A crying newborn would’ve been something to focus on after birth, a source of concrete tasks. My mind would’ve had somewhere to go. Instead, when I came home from the hospital without the son I was relinquishing for adoption, I had to be alone with my disorienting postpartum body.
Physically and psychically, I felt like all the furniture in what I understood to be the house of Me had been rearranged. I had gotten used to my kiddo squirming around inside me in the last trimester. Now all that movement was gone; there was stillness and absence instead. My tits were rock-hard, trying to feed a kid who wasn't there, not having gotten the memo. I had gotten a flu shot in the hospital, and I started having flu symptoms, feeling woozy and feverish. My stomach was puffy with purple stretch marks, and it just didn’t look or feel like mine. Even pooping was terrifying. And as far as I was concerned, my pussy didn’t exist; I’d torn during labor, and was determined not to look at my crotch before the stitches healed. It was just a place that was bleeding a lot, a place I had to rinse out with water from a squeeze bottle every time I peed.
All of these things spun around a new grief that had flattened me. I didn’t know who I was anymore. Before getting pregnant, I’d identified as a happy-go-lucky theatre artist, a chaotic 20-something who was fine with routinely overdrawing my bank account because everything was going to work out eventually, right? But now my reckless flailing had cost me something so much more than financial peace of mind, had cost me the ability to raise my child, and my whole sense of my life had shattered. I didn’t know what would take its place.
Small talk was impossible and my body was inside out. What was I supposed to say to anyone?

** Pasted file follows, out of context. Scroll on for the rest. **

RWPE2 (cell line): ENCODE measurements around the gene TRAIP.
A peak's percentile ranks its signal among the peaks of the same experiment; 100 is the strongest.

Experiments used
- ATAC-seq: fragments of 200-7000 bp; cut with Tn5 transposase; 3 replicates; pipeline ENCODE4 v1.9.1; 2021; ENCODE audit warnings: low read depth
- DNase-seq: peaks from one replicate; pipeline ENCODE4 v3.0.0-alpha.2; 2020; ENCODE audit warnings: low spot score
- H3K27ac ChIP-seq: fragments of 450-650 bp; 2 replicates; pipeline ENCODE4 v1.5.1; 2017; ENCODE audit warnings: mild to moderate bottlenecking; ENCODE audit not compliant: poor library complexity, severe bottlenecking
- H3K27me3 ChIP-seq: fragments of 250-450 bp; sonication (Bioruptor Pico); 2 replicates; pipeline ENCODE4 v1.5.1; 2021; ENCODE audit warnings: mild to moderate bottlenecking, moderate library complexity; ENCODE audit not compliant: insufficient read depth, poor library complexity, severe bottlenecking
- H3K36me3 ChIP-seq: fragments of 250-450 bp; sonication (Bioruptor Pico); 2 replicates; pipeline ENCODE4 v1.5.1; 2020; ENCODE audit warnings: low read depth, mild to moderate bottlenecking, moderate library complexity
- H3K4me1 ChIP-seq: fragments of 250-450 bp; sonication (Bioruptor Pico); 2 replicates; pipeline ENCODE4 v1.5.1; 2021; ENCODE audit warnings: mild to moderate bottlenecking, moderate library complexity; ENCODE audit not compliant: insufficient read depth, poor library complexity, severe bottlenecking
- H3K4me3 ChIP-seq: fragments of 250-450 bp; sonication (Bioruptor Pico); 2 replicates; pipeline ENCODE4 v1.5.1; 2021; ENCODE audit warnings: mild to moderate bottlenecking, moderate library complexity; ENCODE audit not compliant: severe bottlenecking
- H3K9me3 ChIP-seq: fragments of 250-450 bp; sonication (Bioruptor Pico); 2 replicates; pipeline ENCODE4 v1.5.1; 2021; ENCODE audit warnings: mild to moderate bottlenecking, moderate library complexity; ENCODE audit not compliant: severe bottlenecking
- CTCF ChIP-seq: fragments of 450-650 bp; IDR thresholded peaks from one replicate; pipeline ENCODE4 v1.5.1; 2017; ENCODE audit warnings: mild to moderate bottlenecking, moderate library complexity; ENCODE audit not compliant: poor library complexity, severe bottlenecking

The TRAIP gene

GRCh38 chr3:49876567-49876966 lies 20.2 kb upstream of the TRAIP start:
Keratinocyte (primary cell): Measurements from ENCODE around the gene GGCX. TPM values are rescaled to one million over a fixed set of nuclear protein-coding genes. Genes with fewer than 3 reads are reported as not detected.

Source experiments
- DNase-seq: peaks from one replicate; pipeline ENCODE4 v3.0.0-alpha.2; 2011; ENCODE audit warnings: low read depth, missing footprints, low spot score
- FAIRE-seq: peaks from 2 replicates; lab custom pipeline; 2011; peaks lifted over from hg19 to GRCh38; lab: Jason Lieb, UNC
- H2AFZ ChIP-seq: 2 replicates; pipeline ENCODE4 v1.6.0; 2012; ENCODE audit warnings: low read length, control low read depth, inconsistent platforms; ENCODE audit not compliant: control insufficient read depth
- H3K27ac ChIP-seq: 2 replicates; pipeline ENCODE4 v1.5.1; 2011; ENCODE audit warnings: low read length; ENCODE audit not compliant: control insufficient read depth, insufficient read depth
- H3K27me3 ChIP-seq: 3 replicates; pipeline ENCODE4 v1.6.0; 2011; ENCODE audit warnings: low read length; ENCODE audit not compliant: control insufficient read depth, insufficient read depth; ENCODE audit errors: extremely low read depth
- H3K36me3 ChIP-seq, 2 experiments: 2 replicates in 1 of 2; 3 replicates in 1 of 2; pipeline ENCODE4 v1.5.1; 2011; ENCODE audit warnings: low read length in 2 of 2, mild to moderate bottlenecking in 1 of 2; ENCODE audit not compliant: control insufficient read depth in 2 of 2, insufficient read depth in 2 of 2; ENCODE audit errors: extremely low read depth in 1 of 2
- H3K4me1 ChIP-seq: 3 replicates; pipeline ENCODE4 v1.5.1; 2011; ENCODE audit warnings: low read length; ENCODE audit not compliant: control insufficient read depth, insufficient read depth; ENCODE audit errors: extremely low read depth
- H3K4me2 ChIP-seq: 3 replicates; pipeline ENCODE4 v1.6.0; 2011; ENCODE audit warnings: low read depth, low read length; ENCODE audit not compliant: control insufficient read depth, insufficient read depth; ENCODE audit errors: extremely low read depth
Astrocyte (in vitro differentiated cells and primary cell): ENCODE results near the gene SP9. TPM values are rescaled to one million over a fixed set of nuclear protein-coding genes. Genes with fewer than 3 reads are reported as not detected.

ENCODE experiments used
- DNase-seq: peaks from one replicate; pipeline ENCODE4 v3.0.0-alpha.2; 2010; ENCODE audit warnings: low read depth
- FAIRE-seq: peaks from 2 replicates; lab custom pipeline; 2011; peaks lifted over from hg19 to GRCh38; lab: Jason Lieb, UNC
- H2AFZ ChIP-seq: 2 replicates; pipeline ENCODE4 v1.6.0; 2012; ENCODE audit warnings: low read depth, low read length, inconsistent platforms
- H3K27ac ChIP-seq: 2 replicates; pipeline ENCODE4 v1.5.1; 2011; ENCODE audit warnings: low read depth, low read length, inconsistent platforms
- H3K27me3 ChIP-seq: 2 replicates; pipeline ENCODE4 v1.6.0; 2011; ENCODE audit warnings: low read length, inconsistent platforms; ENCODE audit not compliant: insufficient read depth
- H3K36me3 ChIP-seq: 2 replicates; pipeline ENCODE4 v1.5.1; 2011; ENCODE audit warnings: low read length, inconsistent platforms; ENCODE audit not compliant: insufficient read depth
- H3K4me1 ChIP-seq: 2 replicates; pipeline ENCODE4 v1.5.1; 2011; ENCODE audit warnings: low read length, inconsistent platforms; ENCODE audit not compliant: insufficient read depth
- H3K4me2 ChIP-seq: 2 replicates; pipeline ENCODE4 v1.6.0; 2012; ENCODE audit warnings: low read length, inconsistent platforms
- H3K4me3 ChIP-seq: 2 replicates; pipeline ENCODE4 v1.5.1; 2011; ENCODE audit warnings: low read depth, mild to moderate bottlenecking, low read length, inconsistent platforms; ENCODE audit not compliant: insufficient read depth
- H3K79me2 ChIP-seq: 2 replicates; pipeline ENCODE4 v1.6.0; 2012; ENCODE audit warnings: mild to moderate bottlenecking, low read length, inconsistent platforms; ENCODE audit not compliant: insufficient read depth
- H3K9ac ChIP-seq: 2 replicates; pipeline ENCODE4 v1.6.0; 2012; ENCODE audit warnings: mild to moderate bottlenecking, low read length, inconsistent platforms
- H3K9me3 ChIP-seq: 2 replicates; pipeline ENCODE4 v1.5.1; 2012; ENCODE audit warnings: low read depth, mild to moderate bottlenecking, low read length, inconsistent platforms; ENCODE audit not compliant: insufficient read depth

I made my decision to pursue adoption almost as soon as I peed on a stick and got two lines. In some ways, it was a no-brainer. I’d defaulted on two student loans and three credit cards, and my wages were being garnished. I lived with two roommates. I couldn’t count on the birth father. I had no infrastructure in which to even imagine myself parenting right now. Initially, adoption had seemed like a grand adventure, an opportunity to experience the thrill of pregnancy while creating queer family. But once I said goodbye to my son, adoption became the greatest grief of my life.
I couldn't relate to people anymore, either. Each grief has its own flavor; the death of a parent is different than a miscarriage is different than relinquishing a baby for adoption, and I knew almost zero birth mothers, so I was alone with my mourning. Small talk was impossible and my body was inside out. What was I supposed to say to anyone? They wouldn't get it anyway. Nothing could possibly go back to normal. What would normal even be now?
All my energy went into endurance. If I got through another day in my new body, it would feel 0.0001% more like my own when I woke up the next morning, be healed 0.0001% more. If I got through another day of my grief — with the help of friends who brought me home-cooked meals and pumpkin beer and chocolate and camping chairs so I could sit on my stoop and enjoy the sunshine — the next day would feel 0.0001% more endurable.
Binding my breasts with an Ace bandage stopped them leaking. The flu symptoms went away, and so did my hemorrhoids. I eventually stopped bleeding. Started having sex again. My stomach is still round and stretch-marked, but the marks became paler, the way light filters through to the bottom of a pool. I visited my son over and over (it’s an open adoption), watched him take up ASL and aerial silks and learning to “floss,” developed a rapport with his adoptive parents. I started writing again. I lied and hustled my way into a new job that paid twice my previous salary. Got a credit card that I didn’t default on. My wages eventually stopped being garnished for my defaulted student loans.
Even after pelvic floor physical therapy, I still sometimes feel like I’m going to wet myself when I sneeze, and sex never went back to feeling the way it did before my pregnancy. And as my son grows and changes, so does our relationship, and so does my grief. He’s 7 and I’m still devastated that I couldn't raise him. I probably always will be.
The difference now is that my body and my grief are lived-in now. They’re not alienating or unfamiliar or destabilizing anymore. They’re mine.